The simit, a sesame-covered bread resembling an oversized bagel, is Turkey's unofficial national food. Traditionally sold and eaten on the street, it has been around since at least the Ottoman times. It has been documented in writings and illustrations for centuries; more recently, politicians have used simits as a measure of basic subsistence. Turkey has been cracking down on street food vendors though. And the simit has been facing competition from international snacks like pizza. And companies including Starbucks and the home-grown bakery chain Simit Sarayi have also been making it harder for more traditional simit-bakers and simit-sellers to survive.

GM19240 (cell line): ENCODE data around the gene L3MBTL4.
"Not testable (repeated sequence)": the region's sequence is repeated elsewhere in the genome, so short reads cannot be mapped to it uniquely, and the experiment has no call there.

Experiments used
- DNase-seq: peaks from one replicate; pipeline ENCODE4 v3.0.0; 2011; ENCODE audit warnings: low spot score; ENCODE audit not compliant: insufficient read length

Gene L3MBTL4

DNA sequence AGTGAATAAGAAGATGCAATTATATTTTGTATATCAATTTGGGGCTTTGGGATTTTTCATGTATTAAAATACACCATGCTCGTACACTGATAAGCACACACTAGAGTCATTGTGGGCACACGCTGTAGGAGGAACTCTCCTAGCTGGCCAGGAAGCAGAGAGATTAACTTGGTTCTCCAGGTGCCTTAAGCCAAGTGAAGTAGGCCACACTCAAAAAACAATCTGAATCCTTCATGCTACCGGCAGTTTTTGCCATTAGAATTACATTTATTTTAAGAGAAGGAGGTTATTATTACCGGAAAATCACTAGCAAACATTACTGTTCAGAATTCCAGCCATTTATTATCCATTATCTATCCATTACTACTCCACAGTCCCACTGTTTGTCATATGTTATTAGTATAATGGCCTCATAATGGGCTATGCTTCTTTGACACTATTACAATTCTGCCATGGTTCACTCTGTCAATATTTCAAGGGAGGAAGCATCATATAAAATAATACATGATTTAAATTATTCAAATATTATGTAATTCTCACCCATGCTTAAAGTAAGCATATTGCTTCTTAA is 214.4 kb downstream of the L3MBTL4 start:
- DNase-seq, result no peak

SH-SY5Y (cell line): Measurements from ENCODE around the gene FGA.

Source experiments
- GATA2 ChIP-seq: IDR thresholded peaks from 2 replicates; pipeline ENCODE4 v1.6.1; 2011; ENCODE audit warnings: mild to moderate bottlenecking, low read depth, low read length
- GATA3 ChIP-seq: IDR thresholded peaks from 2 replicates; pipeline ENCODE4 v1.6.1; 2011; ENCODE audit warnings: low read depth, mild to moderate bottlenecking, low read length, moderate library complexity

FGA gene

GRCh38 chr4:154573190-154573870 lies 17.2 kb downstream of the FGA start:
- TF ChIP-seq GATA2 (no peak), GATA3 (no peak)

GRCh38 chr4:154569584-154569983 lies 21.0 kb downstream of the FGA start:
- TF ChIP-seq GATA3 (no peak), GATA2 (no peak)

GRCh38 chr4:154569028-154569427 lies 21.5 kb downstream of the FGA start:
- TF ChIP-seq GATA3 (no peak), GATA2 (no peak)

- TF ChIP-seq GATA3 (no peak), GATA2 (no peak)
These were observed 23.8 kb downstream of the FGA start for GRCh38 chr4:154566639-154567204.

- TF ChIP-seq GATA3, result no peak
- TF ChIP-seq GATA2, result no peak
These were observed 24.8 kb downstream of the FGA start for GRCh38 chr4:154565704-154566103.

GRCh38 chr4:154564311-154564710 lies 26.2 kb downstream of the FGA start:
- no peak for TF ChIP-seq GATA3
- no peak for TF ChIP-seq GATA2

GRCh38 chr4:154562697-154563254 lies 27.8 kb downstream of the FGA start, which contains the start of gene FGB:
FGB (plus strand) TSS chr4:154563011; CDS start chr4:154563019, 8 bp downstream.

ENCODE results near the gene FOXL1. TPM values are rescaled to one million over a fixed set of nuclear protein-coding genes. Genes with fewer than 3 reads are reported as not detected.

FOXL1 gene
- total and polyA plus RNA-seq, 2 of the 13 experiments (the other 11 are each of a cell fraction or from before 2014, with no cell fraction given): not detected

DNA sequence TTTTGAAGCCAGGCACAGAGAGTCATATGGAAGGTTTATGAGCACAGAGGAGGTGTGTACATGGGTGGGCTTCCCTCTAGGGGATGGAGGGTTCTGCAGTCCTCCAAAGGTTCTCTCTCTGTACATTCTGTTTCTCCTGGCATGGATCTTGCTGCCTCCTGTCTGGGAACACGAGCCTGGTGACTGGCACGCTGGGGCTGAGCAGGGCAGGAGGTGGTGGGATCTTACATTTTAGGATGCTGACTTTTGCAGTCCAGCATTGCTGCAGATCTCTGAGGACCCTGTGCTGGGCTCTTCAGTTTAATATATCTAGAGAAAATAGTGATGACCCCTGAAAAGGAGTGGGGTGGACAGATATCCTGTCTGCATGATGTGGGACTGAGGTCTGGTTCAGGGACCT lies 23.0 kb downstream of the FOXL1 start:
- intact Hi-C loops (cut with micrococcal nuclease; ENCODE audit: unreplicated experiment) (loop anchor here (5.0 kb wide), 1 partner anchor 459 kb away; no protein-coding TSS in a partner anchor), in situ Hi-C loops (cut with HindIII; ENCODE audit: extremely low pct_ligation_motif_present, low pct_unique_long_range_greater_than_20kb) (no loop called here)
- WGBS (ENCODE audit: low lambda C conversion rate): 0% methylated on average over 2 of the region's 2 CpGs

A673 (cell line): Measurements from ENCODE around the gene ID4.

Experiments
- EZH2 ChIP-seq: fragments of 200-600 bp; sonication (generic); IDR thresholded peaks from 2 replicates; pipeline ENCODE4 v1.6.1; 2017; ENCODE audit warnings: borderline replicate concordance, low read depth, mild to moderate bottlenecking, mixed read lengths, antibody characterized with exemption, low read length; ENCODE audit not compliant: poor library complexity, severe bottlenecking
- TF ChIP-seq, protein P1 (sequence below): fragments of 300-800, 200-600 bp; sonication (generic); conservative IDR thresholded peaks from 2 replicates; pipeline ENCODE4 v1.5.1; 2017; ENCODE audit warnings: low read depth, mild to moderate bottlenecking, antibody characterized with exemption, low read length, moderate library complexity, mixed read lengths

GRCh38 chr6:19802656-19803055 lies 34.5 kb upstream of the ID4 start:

Research Article| November 01 2012
Simit: Turkey's National Bread
alisa roth is a writer based in New York City. She has reported—and eaten—in many countries, including Turkey, Jordan, Germany, the Netherlands, China, and India. Previously she spent seven years as a staff reporter for the public radio program Marketplace. Her work has also appeared in the New York Times and The New York Review of Books, on NPR, and on PRl's The World.
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Gastronomica (2012) 12 (4): 31–36.
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alisa roth; Simit: Turkey's National Bread. Gastronomica 1 November 2012; 12 (4): 31–36. doi: https://doi.org/10.1525/GFC.2012.12.4.31
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